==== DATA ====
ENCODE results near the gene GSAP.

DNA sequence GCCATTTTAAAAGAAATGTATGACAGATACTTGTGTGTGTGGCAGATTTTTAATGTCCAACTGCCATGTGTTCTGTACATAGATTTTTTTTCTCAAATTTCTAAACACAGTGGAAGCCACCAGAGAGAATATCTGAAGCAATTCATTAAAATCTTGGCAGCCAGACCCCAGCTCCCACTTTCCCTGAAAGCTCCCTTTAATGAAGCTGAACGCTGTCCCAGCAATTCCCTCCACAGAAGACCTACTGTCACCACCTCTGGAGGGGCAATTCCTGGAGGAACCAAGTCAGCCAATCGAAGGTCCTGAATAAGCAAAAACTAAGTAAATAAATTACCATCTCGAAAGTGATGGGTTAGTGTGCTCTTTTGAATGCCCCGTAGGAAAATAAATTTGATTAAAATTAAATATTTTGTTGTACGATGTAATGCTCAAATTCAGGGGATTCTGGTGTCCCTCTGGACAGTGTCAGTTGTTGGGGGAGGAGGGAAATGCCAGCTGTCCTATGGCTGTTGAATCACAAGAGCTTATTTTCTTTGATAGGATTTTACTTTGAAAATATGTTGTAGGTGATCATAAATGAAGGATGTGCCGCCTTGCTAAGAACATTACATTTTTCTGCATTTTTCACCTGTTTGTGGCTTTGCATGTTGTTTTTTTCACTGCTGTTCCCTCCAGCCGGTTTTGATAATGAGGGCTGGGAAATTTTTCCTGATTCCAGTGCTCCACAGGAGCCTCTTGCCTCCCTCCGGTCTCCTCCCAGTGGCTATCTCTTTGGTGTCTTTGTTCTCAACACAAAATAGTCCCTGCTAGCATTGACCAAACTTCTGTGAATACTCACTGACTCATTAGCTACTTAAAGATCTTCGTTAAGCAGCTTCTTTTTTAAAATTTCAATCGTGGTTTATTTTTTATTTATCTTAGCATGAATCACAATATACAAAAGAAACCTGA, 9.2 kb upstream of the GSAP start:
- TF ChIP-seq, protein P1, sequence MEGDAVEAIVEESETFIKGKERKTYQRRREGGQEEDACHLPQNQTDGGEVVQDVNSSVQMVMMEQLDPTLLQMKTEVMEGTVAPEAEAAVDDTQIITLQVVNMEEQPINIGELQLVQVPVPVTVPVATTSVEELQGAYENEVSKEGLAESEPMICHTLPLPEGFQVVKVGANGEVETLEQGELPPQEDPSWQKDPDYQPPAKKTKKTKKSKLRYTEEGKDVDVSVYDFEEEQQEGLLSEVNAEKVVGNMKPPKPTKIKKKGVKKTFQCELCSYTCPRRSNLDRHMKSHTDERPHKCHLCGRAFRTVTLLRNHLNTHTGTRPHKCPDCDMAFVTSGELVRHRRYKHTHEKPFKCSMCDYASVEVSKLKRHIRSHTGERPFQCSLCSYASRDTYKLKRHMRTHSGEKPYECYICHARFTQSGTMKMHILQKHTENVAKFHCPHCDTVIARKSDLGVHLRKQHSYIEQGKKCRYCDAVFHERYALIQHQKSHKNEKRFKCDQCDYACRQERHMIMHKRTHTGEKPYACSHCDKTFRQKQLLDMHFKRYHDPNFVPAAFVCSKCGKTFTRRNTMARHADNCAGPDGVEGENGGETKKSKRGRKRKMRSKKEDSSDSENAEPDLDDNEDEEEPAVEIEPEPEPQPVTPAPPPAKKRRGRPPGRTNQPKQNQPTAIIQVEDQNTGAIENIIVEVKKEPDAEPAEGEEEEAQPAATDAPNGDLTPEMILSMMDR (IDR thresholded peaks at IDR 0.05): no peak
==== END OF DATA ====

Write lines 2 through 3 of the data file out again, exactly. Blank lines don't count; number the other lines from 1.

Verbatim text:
DNA sequence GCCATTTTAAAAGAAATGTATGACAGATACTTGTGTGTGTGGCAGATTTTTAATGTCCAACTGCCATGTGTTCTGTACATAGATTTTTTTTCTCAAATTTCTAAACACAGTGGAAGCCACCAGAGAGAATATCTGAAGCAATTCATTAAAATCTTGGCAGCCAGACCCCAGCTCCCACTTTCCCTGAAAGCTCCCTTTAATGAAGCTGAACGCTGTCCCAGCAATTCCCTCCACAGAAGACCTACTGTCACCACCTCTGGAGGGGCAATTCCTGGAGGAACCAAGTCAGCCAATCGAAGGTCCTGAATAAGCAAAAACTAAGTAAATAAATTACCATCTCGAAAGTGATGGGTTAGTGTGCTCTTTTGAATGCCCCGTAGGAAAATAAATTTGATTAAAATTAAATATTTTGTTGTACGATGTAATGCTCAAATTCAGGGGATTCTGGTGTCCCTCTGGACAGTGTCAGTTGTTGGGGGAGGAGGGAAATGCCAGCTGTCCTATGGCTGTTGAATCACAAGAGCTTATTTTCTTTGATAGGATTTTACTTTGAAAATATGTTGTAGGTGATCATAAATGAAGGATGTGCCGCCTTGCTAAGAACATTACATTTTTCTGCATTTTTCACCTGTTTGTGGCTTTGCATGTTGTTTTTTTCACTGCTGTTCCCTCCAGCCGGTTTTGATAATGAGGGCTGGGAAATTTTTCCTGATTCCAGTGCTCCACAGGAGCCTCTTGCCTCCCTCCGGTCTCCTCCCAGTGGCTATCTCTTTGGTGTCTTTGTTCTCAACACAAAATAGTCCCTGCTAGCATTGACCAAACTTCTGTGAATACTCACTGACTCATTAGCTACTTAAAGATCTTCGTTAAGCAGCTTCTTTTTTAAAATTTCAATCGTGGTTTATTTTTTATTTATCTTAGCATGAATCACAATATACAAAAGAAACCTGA, 9.2 kb upstream of the GSAP start:
- TF ChIP-seq, protein P1, sequence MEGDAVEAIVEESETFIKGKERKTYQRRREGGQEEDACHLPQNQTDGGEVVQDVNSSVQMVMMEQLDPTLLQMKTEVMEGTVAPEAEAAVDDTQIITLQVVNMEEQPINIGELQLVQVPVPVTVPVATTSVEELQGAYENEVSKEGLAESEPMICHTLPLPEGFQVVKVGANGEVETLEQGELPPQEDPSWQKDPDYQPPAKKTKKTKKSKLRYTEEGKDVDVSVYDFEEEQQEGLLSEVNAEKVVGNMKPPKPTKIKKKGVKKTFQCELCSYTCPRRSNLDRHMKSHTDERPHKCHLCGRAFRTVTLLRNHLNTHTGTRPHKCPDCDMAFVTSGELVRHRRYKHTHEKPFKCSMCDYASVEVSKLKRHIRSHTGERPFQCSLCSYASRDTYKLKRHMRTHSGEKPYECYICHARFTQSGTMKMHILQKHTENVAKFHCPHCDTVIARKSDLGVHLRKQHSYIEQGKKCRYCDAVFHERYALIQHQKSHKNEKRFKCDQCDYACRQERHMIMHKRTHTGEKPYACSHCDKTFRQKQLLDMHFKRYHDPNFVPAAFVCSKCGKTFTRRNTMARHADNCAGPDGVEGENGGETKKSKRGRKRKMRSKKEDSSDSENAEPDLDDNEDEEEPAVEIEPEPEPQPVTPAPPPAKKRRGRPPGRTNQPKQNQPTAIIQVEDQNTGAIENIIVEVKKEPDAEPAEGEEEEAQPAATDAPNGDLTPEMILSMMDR (IDR thresholded peaks at IDR 0.05): no peak